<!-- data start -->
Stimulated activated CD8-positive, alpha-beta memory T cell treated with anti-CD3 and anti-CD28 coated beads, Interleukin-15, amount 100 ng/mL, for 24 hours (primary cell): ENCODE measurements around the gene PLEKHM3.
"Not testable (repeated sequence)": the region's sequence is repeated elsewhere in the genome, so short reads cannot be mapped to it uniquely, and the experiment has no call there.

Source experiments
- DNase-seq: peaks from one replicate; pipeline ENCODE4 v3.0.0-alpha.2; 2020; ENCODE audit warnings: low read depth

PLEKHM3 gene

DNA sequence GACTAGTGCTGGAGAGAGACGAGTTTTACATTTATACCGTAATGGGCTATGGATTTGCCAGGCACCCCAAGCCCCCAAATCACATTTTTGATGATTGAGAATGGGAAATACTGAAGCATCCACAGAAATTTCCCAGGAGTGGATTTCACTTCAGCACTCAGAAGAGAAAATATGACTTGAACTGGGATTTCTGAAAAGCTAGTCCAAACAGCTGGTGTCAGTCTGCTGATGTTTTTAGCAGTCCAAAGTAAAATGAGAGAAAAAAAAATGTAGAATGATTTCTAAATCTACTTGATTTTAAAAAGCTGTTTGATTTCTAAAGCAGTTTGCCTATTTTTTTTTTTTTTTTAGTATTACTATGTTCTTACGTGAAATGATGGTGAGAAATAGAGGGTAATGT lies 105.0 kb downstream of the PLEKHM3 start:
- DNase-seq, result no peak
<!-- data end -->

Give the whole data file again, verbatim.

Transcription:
Stimulated activated CD8-positive, alpha-beta memory T cell treated with anti-CD3 and anti-CD28 coated beads, Interleukin-15, amount 100 ng/mL, for 24 hours (primary cell): ENCODE measurements around the gene PLEKHM3.
"Not testable (repeated sequence)": the region's sequence is repeated elsewhere in the genome, so short reads cannot be mapped to it uniquely, and the experiment has no call there.

Source experiments
- DNase-seq: peaks from one replicate; pipeline ENCODE4 v3.0.0-alpha.2; 2020; ENCODE audit warnings: low read depth

PLEKHM3 gene

DNA sequence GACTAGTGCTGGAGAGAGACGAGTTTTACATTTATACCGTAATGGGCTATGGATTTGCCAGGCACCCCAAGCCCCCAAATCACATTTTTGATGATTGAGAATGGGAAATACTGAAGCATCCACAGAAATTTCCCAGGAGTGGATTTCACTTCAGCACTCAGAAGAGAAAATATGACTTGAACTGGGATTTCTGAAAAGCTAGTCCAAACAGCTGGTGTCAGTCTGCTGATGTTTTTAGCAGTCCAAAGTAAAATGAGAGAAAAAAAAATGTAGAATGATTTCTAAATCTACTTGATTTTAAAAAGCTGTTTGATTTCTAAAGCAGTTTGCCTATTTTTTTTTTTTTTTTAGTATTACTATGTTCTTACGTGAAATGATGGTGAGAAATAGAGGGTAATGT lies 105.0 kb downstream of the PLEKHM3 start:
- DNase-seq, result no peak